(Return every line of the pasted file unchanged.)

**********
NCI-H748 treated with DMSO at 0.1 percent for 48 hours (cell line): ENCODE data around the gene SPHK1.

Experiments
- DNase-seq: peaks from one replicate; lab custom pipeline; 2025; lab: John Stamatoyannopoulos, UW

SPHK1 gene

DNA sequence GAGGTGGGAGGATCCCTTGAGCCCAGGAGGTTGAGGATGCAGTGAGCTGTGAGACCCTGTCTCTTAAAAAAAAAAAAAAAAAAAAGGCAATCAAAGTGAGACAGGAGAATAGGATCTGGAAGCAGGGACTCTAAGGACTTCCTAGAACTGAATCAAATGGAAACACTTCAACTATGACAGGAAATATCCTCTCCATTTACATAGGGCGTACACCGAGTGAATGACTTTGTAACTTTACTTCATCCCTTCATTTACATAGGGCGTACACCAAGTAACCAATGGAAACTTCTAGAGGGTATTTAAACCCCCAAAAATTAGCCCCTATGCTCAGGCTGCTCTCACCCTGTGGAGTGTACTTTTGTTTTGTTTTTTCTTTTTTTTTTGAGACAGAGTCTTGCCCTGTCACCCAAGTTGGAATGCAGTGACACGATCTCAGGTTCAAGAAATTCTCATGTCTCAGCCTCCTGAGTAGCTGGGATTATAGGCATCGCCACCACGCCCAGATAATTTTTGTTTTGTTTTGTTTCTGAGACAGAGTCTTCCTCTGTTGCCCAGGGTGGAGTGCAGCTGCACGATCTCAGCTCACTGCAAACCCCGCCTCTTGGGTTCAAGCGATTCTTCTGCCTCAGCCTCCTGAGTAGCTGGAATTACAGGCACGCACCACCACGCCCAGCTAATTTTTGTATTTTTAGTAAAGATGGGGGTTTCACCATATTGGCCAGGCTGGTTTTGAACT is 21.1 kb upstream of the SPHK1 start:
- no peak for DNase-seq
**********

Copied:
NCI-H748 treated with DMSO at 0.1 percent for 48 hours (cell line): ENCODE data around the gene SPHK1.

Experiments
- DNase-seq: peaks from one replicate; lab custom pipeline; 2025; lab: John Stamatoyannopoulos, UW

SPHK1 gene

DNA sequence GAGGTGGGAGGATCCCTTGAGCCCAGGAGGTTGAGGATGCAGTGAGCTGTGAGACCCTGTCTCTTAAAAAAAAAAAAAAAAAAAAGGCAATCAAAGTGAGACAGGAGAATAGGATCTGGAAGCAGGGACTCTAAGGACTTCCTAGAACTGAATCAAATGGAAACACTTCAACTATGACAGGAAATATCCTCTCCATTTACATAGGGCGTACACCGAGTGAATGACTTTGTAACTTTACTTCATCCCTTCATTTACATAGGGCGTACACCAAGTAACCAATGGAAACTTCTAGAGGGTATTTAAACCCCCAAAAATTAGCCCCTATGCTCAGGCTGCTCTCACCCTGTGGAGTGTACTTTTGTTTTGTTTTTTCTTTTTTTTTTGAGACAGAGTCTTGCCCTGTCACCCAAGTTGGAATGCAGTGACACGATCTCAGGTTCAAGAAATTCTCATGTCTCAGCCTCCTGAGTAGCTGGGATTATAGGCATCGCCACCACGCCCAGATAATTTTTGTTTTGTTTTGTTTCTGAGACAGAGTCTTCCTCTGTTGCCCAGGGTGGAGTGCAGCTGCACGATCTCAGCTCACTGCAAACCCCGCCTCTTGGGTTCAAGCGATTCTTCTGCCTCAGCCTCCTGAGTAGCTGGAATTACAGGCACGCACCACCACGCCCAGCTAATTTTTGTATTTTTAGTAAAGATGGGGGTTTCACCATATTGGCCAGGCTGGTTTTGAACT is 21.1 kb upstream of the SPHK1 start:
- no peak for DNase-seq